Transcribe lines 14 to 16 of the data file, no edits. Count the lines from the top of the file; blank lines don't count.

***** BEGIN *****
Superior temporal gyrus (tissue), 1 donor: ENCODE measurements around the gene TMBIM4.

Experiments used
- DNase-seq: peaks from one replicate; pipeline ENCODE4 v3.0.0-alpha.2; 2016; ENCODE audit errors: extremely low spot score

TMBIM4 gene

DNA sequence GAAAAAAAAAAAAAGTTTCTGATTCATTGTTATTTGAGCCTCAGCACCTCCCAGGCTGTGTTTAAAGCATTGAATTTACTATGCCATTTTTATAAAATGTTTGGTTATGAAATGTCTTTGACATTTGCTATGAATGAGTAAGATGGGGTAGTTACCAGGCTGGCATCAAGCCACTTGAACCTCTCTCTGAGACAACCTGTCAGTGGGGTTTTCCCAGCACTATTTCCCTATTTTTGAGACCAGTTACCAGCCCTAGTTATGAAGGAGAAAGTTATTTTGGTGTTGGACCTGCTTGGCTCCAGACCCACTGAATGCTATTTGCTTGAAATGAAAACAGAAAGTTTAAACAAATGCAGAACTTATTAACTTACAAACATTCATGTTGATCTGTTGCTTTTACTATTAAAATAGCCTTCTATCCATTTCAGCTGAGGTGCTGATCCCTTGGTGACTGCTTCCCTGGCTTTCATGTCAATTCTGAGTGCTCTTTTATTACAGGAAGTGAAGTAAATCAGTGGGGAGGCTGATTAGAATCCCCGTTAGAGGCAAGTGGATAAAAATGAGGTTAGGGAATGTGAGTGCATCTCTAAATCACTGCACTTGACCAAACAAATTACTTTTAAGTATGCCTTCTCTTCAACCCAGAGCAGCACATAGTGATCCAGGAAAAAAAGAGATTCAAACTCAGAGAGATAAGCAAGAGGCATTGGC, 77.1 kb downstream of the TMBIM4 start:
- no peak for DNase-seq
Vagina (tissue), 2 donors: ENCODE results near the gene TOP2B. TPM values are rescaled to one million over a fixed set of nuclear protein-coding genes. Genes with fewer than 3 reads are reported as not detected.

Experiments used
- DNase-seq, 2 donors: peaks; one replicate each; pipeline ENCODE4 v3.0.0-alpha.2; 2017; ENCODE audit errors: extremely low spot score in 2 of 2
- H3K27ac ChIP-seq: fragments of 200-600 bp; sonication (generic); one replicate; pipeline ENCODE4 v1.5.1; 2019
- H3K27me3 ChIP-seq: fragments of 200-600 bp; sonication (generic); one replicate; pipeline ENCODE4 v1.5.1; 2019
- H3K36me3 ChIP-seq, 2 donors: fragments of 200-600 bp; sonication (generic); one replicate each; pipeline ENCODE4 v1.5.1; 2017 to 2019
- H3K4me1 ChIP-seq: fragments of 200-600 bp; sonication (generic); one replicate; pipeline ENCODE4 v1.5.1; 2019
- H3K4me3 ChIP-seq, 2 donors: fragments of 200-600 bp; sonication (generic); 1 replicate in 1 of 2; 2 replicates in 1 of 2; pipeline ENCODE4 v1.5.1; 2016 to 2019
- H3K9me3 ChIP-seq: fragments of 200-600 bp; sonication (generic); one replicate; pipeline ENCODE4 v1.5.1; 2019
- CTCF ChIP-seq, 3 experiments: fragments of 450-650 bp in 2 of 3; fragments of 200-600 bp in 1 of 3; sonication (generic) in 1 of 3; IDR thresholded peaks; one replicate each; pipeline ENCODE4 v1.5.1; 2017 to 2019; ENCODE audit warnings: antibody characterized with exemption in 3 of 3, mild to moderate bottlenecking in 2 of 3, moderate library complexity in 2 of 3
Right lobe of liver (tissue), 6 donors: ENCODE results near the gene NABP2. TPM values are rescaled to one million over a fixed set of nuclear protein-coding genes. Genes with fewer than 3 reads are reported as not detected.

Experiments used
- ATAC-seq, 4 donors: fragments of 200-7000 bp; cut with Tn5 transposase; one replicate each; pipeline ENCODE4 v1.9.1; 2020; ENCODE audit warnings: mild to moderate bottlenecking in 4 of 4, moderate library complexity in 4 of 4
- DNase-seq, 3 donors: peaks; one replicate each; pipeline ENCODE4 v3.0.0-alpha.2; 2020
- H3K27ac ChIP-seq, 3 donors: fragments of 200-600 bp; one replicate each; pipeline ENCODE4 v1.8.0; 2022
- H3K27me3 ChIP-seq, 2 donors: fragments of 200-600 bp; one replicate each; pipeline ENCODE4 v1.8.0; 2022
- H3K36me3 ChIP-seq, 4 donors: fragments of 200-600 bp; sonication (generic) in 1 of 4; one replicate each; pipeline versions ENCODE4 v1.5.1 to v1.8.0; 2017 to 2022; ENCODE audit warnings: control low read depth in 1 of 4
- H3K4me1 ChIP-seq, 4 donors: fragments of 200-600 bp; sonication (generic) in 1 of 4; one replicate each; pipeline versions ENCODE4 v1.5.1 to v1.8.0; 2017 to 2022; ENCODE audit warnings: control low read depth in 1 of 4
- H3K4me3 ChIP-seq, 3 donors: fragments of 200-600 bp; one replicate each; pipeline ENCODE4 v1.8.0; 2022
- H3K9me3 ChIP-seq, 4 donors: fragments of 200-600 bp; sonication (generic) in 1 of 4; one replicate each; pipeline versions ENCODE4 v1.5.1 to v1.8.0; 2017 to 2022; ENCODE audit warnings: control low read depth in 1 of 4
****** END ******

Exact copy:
- H3K4me3 ChIP-seq, 2 donors: fragments of 200-600 bp; sonication (generic); 1 replicate in 1 of 2; 2 replicates in 1 of 2; pipeline ENCODE4 v1.5.1; 2016 to 2019
- H3K9me3 ChIP-seq: fragments of 200-600 bp; sonication (generic); one replicate; pipeline ENCODE4 v1.5.1; 2019
- CTCF ChIP-seq, 3 experiments: fragments of 450-650 bp in 2 of 3; fragments of 200-600 bp in 1 of 3; sonication (generic) in 1 of 3; IDR thresholded peaks; one replicate each; pipeline ENCODE4 v1.5.1; 2017 to 2019; ENCODE audit warnings: antibody characterized with exemption in 3 of 3, mild to moderate bottlenecking in 2 of 3, moderate library complexity in 2 of 3